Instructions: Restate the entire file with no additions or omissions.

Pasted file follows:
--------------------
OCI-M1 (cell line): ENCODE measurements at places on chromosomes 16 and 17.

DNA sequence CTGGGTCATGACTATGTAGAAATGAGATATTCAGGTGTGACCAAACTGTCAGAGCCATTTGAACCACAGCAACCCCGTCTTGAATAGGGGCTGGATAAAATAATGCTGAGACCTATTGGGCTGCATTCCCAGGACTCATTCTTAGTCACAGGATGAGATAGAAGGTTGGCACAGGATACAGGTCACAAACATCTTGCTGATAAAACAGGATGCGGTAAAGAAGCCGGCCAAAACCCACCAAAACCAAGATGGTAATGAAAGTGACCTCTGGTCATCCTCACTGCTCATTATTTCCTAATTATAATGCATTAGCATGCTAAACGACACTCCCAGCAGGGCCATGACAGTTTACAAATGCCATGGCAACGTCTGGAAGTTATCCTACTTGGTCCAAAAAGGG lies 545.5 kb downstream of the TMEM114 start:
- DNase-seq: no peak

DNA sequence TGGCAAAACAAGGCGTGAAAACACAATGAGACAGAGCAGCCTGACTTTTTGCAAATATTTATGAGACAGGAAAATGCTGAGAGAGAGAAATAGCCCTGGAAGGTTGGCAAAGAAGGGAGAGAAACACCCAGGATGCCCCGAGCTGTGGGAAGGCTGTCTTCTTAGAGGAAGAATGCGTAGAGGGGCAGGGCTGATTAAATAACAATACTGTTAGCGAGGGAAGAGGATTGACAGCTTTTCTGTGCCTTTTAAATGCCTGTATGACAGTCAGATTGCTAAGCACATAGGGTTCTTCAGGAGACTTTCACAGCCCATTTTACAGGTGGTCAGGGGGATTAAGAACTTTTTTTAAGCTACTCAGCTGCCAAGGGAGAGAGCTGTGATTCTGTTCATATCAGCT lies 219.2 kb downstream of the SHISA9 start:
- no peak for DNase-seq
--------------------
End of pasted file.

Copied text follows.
OCI-M1 (cell line): ENCODE measurements at places on chromosomes 16 and 17.

DNA sequence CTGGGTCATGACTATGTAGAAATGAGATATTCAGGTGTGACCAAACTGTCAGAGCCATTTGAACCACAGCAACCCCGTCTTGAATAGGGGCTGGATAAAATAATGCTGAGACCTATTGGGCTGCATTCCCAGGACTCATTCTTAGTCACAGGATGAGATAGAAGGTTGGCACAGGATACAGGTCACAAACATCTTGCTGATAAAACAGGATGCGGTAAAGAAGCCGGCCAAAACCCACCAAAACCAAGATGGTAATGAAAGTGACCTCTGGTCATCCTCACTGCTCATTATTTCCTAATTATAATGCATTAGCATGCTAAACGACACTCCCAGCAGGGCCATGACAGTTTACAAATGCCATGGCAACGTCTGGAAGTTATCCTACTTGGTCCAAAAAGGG lies 545.5 kb downstream of the TMEM114 start:
- DNase-seq: no peak

DNA sequence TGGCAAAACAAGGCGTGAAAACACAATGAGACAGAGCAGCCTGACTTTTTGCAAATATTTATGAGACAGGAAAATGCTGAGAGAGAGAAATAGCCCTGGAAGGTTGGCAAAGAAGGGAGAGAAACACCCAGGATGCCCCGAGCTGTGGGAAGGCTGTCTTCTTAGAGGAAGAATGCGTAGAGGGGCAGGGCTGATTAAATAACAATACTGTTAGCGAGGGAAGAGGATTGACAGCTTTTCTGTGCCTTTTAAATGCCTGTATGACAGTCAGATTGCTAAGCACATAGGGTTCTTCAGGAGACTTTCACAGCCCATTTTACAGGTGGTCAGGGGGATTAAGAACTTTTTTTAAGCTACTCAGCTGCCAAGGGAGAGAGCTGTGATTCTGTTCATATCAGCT lies 219.2 kb downstream of the SHISA9 start:
- no peak for DNase-seq